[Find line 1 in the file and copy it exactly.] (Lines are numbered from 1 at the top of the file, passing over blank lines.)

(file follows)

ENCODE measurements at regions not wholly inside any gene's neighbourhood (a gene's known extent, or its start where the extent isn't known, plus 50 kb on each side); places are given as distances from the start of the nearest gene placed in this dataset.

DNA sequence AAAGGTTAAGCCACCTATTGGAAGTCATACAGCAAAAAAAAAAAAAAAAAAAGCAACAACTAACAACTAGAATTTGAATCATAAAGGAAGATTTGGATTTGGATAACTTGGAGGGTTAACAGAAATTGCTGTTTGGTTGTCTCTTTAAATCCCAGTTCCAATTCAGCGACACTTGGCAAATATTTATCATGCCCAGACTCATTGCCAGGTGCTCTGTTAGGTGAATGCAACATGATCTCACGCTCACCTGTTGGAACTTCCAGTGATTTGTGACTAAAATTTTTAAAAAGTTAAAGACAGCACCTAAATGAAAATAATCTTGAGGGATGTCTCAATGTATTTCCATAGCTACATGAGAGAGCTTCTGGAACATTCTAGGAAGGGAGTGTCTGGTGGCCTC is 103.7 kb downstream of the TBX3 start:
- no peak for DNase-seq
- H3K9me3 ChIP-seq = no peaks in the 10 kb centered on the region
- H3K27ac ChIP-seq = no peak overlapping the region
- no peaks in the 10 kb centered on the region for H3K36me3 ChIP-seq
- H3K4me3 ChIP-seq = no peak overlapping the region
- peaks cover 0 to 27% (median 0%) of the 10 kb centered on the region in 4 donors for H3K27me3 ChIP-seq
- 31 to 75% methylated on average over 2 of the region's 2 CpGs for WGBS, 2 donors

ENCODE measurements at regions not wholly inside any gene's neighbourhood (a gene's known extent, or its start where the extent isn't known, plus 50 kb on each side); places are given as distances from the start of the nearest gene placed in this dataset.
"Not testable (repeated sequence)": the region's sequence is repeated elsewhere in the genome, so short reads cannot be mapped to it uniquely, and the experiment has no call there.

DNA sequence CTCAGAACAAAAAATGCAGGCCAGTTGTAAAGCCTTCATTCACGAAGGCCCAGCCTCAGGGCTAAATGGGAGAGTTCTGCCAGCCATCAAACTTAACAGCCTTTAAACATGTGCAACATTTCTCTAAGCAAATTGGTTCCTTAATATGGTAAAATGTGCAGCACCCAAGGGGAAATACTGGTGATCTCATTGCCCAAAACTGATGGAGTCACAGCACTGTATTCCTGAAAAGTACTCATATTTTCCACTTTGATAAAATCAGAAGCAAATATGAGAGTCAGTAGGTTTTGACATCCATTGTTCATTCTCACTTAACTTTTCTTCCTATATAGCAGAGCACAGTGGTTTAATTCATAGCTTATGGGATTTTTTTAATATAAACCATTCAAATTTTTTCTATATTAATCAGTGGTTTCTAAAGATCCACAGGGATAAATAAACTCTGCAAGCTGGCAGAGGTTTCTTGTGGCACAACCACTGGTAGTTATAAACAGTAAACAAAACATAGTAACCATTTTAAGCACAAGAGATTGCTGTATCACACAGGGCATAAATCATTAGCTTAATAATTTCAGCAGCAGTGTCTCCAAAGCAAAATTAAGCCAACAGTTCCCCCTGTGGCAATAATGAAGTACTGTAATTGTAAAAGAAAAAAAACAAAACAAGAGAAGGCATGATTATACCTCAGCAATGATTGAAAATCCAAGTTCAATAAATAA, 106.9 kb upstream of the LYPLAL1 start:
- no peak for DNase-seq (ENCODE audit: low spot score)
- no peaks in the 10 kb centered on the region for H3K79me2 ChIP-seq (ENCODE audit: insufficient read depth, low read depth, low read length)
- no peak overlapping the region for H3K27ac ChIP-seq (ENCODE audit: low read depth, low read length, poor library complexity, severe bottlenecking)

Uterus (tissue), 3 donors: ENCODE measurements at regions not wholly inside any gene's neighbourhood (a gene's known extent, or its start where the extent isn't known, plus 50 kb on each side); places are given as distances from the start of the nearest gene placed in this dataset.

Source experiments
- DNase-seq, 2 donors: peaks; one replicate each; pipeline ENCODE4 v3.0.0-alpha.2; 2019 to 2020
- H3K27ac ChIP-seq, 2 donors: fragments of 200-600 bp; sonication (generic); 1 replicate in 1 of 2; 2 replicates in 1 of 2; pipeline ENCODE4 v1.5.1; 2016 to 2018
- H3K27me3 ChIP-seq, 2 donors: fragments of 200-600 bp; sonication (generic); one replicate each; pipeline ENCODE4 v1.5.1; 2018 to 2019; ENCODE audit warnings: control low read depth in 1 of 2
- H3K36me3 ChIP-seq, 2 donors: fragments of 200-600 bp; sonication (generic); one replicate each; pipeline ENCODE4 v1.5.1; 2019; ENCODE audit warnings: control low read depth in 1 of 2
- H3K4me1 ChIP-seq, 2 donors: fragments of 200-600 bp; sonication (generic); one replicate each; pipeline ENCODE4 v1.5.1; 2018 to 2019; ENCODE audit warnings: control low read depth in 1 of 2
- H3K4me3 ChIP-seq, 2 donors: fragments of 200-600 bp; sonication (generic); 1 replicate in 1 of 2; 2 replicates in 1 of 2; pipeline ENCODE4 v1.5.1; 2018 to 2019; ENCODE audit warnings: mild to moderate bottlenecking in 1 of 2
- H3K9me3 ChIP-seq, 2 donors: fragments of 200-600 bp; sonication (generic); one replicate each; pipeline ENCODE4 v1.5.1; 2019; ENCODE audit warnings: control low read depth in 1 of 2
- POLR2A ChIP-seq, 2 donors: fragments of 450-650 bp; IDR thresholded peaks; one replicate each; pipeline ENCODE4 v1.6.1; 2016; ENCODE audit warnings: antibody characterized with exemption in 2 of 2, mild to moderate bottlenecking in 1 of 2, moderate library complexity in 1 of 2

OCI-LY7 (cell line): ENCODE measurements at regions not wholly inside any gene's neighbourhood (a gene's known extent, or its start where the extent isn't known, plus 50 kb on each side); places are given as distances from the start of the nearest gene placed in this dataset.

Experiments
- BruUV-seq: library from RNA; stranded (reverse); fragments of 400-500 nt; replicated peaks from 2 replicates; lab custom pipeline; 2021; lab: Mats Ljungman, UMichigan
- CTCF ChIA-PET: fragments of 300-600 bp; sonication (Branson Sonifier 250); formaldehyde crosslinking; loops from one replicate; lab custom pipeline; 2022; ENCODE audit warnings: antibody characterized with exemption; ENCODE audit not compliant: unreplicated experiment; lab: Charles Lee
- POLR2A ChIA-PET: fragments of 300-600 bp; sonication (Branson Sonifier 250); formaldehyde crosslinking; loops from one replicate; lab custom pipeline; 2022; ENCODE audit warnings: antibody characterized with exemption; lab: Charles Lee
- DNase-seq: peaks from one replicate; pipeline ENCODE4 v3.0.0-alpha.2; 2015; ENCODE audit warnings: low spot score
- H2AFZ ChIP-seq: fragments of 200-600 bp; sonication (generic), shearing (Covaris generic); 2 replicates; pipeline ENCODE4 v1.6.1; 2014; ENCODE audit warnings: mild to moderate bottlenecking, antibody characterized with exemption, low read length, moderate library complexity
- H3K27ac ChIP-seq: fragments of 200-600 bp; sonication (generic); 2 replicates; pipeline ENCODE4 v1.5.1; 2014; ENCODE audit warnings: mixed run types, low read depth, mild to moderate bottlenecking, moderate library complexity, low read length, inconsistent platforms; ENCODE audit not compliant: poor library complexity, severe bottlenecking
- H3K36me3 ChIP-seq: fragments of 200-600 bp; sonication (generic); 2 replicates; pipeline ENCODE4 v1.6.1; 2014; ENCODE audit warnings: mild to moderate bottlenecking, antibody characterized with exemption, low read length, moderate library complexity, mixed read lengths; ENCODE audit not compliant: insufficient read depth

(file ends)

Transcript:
ENCODE measurements at regions not wholly inside any gene's neighbourhood (a gene's known extent, or its start where the extent isn't known, plus 50 kb on each side); places are given as distances from the start of the nearest gene placed in this dataset.